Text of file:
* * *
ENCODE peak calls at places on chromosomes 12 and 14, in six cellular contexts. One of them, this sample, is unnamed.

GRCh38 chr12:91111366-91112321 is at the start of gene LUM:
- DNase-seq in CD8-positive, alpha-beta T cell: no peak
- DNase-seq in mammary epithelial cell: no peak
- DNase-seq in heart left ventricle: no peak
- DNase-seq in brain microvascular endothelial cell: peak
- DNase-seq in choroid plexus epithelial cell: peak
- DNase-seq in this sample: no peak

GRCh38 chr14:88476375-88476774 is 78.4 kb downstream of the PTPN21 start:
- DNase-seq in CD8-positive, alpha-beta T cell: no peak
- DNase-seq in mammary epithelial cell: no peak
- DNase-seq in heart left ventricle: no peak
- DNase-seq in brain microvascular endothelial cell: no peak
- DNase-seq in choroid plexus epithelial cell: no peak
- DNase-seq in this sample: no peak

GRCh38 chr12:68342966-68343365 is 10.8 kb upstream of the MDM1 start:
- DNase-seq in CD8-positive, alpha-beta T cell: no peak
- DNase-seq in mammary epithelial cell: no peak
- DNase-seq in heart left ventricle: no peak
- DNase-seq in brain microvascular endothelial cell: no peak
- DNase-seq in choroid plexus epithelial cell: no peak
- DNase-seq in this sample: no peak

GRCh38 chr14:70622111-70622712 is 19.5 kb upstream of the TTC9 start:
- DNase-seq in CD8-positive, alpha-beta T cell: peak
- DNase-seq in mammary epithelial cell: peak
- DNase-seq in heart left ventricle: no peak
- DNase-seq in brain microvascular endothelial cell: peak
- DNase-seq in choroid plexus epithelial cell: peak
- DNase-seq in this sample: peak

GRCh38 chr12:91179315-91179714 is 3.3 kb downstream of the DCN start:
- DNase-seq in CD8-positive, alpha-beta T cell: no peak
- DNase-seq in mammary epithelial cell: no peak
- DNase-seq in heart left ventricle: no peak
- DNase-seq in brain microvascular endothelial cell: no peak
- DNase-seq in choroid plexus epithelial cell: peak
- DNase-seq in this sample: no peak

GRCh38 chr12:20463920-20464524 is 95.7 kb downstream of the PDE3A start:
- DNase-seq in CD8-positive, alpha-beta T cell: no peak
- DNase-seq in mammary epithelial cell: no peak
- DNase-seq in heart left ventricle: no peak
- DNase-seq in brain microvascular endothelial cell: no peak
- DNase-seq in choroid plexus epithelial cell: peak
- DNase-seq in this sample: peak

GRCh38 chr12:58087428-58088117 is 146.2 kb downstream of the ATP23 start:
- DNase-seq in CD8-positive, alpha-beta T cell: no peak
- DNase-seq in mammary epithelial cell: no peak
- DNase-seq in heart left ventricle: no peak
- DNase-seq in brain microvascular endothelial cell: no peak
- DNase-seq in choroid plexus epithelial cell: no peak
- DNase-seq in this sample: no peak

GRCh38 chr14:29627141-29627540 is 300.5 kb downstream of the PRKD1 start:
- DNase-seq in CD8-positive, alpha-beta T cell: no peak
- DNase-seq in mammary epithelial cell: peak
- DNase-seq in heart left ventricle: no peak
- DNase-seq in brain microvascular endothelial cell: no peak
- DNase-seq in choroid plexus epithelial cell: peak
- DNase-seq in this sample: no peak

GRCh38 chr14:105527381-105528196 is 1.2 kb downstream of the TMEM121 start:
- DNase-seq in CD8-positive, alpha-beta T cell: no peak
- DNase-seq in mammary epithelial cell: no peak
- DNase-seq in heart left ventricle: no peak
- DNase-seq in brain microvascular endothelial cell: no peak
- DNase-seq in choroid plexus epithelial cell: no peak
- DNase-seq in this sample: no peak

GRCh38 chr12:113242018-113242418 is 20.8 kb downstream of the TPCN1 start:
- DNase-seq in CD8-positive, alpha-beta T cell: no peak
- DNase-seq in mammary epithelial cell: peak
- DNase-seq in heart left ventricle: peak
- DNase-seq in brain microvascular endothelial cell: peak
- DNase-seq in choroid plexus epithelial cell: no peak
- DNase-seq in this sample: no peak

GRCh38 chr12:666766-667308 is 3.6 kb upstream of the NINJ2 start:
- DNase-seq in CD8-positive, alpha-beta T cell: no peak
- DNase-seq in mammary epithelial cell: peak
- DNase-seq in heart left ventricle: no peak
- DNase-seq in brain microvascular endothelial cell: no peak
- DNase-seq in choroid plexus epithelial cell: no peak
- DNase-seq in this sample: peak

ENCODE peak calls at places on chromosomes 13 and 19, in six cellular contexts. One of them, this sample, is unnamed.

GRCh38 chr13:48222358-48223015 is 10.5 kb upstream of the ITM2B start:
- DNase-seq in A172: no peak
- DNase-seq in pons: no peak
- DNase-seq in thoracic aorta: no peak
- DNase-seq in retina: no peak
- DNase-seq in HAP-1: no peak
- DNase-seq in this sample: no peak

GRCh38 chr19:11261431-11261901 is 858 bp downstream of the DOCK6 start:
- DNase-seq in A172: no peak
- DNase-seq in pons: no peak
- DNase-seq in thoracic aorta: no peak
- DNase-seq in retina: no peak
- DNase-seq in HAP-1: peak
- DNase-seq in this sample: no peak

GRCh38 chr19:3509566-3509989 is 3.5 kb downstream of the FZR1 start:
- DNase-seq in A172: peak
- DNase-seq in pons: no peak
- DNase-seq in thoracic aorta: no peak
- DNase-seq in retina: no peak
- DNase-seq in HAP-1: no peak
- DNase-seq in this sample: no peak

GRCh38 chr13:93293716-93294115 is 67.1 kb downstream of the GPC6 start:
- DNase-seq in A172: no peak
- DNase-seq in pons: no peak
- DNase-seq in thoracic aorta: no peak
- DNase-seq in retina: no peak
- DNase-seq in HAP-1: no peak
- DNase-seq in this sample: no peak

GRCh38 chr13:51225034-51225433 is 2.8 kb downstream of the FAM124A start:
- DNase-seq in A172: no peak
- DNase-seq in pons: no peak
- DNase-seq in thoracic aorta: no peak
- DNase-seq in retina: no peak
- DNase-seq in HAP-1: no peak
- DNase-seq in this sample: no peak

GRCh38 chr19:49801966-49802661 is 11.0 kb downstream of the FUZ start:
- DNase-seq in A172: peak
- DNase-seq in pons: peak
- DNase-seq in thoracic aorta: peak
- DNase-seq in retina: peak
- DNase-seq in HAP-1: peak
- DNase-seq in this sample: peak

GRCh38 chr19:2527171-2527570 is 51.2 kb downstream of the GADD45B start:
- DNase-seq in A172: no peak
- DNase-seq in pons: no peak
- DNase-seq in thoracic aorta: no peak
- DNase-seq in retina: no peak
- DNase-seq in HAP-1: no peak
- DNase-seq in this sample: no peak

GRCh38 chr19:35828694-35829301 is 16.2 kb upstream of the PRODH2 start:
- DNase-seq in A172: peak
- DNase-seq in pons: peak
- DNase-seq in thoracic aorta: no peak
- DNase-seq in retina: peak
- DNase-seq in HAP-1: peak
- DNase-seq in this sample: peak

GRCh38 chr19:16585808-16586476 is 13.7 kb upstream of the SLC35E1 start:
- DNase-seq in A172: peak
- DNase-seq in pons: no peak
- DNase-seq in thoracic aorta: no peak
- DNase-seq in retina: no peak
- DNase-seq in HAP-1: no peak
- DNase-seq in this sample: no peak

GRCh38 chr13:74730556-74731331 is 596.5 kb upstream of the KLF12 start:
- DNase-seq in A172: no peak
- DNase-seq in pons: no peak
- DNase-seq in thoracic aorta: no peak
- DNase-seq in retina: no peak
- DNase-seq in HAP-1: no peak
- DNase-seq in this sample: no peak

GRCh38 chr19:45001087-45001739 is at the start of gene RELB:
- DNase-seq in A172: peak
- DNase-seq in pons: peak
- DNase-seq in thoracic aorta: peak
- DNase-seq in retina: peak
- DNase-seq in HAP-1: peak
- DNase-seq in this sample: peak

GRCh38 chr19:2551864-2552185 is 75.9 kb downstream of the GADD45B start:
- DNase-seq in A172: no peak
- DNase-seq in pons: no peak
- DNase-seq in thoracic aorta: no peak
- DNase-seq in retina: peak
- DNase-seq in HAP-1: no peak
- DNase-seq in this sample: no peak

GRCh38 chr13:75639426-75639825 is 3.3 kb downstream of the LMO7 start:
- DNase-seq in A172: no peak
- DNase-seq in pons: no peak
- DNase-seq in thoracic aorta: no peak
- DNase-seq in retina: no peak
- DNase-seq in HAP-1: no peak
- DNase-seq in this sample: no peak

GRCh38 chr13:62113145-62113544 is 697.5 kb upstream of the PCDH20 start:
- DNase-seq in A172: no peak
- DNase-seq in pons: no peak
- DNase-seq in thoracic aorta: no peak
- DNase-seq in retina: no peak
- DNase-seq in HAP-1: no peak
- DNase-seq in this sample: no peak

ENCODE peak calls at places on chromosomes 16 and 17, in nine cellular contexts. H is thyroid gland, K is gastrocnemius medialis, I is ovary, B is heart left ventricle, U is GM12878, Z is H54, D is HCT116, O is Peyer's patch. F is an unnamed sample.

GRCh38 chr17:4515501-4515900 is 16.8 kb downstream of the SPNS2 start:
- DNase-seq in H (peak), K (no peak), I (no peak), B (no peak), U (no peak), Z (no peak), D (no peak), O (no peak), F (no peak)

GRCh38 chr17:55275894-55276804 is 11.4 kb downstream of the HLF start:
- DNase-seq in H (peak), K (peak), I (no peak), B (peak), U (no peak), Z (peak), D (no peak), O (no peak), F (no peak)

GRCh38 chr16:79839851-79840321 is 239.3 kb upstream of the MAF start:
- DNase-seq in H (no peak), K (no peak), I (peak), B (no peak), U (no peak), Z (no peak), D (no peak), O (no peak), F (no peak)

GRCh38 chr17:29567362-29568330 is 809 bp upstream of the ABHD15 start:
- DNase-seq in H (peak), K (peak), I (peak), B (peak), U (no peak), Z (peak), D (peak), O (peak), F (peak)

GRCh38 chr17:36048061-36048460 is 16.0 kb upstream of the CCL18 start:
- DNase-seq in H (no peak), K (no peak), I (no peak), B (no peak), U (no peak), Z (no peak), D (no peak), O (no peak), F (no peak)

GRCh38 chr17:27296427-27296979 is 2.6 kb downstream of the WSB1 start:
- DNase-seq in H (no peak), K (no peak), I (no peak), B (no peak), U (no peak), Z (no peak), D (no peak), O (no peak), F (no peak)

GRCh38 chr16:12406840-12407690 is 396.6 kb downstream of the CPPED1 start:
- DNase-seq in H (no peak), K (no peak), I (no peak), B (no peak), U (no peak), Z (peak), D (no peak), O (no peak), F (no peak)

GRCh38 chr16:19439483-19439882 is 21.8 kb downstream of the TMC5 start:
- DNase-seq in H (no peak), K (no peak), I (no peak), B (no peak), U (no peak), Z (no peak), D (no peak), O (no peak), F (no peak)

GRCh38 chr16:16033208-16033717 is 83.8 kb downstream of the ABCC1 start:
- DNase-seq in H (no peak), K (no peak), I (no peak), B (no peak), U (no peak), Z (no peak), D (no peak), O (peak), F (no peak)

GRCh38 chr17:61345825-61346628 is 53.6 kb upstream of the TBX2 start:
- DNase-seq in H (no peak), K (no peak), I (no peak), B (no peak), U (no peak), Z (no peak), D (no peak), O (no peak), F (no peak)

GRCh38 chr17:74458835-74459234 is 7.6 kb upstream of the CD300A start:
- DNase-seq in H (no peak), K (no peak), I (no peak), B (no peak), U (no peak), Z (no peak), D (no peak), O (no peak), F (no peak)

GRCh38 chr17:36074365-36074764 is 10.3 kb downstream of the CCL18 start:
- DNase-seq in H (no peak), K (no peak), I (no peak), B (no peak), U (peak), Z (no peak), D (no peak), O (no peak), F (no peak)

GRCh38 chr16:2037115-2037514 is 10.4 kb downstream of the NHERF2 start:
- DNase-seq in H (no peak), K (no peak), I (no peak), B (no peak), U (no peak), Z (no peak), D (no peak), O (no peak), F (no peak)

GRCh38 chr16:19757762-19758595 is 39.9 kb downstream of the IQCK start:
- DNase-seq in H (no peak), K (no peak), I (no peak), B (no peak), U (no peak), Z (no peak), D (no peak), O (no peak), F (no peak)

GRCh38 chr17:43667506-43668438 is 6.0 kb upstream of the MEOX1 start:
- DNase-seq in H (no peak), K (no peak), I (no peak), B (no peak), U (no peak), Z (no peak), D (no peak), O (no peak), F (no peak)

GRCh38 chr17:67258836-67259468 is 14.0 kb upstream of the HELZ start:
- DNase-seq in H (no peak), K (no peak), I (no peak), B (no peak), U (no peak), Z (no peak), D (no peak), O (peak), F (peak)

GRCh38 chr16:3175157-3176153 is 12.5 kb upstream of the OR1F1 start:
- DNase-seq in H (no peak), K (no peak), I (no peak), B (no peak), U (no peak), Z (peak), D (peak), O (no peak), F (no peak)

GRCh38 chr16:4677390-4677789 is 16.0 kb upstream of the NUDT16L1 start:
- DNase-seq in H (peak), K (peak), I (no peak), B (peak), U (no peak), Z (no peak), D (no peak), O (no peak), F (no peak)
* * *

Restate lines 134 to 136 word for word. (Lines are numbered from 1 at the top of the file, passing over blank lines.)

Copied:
- DNase-seq in HAP-1: peak
- DNase-seq in this sample: peak

GRCh38 chr19:16585808-16586476 is 13.7 kb upstream of the SLC35E1 start: